C'mon, let's git 'er done. Oil workers, hard work, high heat, fast pace, working as a team.
Working the land. It’s October in Wisconsin, the crop has to come in.
On top of the world bringing the World Trade Center back to life. Working above 1,700 feet in the air! Ironworkers install final sections on top of One WTC, May 2013
On top of the world bringing the World Trade Center back to life. Spire Gang From left to right: Kevin Boyle, Richie Christy, Brett Davis, Kevin Sabbagh, Mark Donnelly, Arthur Peart, May 2013
We gotta get dat bolt Shane. Army Spc. Lucia Arballes (top) points so that Spc. Shane Hesselbacher can find a bolt to tighten the radiator of a 10-K forklift, at the battalion's mechanic shop, at Forward Operating Base Marez, Mosul, Iraq, July 7, 2009. Arballes and Hesselbacher are assigned to 3rd Brigade, 215th Brigade Support Battalion, 1st Cavalry Division. Photo credit: Mass Communication Spc. 1st Class (SCW) Carmichael Yepez, USN
Love that helmet. Kellogg, Brown & Root employee Adam Coldiron prepares to offload by securing lifting cables to equipment for the 1st Battalion, 77th Field Artillery Regiment, at Forward Operating Base Delta, near Al Kut, Iraq on June 15, 2009. Photo credit: Tech. Sgt. Thomas Coney, USAF.
Concrete and Iron at a sacred place: Work is being done at New York's World Trade Center site February 8, 2008, to separate the of top landing of the Vesey Street stair remnant known as the Survivors Stairway. That staircase, 37 stairs that once connected the outdoor plaza outside the twin towers to the street below, survived September 11 and remains the only above-ground remnant of the trade center complex. After years of debate over whether and how to preserve the structure, though, the staircase will be moved for the first time the weekend of March 8, 2008. Photo credit: National September 11 Memorial & Museum and The Port Authority of New York and New Jersey, John Bartelstone, AP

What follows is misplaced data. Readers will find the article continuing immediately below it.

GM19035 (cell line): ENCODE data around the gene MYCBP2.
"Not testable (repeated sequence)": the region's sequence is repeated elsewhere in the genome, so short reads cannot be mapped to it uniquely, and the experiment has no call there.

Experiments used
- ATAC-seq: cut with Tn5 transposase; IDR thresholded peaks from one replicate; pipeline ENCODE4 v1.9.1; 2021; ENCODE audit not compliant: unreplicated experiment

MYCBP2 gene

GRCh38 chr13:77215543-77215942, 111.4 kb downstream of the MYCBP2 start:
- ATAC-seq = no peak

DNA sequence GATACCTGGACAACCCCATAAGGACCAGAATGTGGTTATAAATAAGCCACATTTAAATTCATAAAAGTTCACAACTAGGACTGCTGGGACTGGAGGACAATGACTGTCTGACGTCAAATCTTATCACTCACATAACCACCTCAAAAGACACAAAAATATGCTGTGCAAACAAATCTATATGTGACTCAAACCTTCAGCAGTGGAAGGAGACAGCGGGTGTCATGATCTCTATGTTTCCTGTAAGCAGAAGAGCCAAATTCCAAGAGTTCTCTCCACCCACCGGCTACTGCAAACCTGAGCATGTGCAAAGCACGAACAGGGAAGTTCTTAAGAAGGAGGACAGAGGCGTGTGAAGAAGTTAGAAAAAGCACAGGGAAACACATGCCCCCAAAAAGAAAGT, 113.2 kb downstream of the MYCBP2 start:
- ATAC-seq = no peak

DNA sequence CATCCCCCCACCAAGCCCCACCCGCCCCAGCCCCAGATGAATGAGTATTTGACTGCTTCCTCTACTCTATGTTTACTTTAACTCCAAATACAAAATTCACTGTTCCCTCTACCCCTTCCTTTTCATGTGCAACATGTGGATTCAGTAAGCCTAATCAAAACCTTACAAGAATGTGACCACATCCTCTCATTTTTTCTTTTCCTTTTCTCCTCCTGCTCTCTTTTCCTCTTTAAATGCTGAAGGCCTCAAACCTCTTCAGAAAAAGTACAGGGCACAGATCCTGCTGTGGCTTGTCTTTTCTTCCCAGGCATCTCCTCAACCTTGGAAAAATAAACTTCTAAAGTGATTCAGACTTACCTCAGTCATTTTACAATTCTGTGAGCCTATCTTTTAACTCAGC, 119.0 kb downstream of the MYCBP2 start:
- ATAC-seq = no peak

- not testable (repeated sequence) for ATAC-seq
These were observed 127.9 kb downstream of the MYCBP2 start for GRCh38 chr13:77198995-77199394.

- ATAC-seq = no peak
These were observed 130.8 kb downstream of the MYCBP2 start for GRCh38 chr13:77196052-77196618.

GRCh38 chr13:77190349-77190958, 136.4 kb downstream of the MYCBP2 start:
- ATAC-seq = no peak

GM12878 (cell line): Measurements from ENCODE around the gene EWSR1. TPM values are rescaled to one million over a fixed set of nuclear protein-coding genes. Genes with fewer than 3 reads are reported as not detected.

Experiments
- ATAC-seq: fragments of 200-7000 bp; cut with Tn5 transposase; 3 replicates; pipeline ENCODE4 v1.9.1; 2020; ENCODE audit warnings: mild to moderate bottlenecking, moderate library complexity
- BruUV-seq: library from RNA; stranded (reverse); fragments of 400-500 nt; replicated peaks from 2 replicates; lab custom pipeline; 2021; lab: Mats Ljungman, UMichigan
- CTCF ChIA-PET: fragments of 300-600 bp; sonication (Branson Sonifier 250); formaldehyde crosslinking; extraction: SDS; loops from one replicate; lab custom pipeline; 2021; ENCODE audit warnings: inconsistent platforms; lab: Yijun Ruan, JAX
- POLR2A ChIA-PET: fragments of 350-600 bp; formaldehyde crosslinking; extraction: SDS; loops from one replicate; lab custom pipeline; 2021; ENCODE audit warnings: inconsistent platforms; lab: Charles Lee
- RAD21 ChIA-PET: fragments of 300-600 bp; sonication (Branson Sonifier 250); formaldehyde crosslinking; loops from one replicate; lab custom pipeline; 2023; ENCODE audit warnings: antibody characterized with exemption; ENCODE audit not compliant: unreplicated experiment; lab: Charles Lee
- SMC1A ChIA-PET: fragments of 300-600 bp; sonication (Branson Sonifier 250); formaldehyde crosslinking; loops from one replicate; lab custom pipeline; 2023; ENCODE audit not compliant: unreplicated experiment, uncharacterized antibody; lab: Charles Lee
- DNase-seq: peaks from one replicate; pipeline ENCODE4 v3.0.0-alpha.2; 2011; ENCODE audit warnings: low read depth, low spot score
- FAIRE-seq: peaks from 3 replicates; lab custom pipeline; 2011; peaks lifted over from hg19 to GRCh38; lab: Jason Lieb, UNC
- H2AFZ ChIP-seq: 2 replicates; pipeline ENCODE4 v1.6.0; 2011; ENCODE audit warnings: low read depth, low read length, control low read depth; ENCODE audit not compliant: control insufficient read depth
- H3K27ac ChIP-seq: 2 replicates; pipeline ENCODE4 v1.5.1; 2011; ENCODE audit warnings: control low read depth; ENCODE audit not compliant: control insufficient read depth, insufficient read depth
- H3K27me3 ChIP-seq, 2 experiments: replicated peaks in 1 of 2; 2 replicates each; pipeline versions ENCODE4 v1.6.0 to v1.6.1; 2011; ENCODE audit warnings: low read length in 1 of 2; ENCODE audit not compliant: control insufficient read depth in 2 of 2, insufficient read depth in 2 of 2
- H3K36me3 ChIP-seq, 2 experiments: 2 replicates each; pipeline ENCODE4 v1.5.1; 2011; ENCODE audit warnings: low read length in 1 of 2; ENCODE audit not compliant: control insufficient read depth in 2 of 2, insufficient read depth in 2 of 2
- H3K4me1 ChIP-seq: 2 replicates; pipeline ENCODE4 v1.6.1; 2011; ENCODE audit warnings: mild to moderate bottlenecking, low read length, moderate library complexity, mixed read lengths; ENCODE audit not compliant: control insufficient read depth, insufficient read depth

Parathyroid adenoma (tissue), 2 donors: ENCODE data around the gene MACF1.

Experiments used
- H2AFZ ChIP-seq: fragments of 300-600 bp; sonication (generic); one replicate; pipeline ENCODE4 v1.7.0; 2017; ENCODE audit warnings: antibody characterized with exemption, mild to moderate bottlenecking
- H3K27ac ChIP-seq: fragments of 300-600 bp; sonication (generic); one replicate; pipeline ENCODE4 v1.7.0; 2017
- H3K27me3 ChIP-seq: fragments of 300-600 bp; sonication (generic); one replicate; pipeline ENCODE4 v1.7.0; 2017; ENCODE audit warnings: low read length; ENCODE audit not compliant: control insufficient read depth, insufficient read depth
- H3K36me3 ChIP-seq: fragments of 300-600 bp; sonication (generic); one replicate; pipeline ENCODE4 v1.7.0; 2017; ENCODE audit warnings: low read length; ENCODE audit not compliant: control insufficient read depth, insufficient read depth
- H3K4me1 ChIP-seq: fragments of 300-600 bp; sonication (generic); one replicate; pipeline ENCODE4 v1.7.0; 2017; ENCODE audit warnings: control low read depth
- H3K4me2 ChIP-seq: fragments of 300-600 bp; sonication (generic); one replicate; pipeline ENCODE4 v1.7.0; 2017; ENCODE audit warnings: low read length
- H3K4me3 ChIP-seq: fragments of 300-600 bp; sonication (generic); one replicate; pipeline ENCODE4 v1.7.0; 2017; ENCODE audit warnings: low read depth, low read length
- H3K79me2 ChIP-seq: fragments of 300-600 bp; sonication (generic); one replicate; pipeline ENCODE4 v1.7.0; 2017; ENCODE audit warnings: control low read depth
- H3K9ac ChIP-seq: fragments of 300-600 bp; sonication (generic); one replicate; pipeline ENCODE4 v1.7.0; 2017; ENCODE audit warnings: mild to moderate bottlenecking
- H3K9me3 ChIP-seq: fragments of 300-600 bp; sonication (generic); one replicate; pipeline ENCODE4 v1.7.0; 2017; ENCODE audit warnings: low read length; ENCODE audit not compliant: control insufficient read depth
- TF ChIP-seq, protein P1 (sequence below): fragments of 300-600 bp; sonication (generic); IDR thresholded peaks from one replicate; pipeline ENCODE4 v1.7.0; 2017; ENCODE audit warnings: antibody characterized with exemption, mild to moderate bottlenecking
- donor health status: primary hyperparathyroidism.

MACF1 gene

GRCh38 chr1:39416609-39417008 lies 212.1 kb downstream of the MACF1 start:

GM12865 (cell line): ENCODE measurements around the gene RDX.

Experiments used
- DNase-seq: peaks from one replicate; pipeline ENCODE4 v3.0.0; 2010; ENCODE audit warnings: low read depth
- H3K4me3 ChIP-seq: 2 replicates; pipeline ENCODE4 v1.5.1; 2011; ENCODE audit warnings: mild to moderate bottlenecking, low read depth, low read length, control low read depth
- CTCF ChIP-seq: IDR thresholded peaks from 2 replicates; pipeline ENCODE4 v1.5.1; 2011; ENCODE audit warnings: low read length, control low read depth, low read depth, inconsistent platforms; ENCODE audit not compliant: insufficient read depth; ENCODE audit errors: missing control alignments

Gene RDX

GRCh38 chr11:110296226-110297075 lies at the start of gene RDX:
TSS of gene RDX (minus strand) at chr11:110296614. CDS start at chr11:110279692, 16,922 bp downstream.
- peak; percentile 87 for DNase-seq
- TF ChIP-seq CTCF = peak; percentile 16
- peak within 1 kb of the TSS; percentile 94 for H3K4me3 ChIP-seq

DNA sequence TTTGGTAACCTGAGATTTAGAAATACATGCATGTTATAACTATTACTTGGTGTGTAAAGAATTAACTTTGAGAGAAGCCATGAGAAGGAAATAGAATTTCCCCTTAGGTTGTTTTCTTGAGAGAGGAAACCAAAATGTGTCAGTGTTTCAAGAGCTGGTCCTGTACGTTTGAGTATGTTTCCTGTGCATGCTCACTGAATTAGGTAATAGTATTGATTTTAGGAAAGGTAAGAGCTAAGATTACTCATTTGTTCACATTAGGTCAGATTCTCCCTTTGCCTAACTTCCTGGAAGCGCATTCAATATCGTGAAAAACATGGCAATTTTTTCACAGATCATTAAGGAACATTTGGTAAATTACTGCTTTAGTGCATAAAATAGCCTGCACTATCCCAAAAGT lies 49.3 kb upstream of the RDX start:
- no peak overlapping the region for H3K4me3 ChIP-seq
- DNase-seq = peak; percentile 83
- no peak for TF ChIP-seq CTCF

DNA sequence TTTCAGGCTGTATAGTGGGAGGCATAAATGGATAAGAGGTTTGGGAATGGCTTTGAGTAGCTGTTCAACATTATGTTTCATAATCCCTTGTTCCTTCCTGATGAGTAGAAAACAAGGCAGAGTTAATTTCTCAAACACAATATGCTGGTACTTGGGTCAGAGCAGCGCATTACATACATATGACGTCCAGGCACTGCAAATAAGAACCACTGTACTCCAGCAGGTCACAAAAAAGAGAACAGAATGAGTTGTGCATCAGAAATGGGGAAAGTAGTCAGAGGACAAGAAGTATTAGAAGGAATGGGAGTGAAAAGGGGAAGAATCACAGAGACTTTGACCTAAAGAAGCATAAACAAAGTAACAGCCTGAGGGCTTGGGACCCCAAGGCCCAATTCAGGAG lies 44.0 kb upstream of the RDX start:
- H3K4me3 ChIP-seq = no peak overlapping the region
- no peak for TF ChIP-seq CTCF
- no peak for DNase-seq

Stabilzin' that stabilizer! Tiffany Cortez, from Toledo works on a stabilizer on a Jeep coming down an assembly line at the Chrysler Jeep plant in Toledo, Ohio, August 28, 2006. Women have long been a critical component of the American factory. Remember Rosie the Riveter? Photo credit: Madalyn Ruggiero, AP
"Lunchtime on a Skyscraper." A sculpture by Sergi Fumari, a "Tribute to American Heroes," sits in the Soho section of New York City, December 15, 2006. Photo credit: Timothy A. Clary, AFP
Ya gotta know what you're doin': General Motors Corp. assembly line worker Chuck Hallendy assembles transmissions using robotics at the GM Powertrain plant in Warren, Michigan June 1, 2006. Photo credit: Rebecca Cook, Reuters
In the pressure cooker, every day. Specialist Richard Plum, center, rubs his eyes as he conducts trading in shares of Bristol-Myers Squibb on the floor of the New York Stock Exchange, Aug. 8, 2006. Shares of Bristol-Myers Squibb Co. sank more than 6 percent that day as a generic drug maker Apotex Corp. disclosed it has begun selling a cheaper version of the big pharmaceutical company's best-selling drug Plavix. That's the deal with capitalism: constant competition, constant change. Photo credit: Richard Drew, AP
What'd'ya mean the top cell antenna is busted? A technician looks at a cellular transmission tower. Give a penny for his thoughts?
Don't forget: these guys are multiple stories up! Construction workers watch as materials are hoisted at the Bank of America Tower July 31, 2006 in New York. Photo credit: Mark Lennihan, AP
It still takes sweat, brawn and guts: A Wheeling Pittsburgh Steel Corp. steelworker checks the temperature of the slag exiting its $120 million electric arc furnace June 1, 2005, in a Mingo Junction, Ohio file photo. Photo credit: Dale Sparks, AP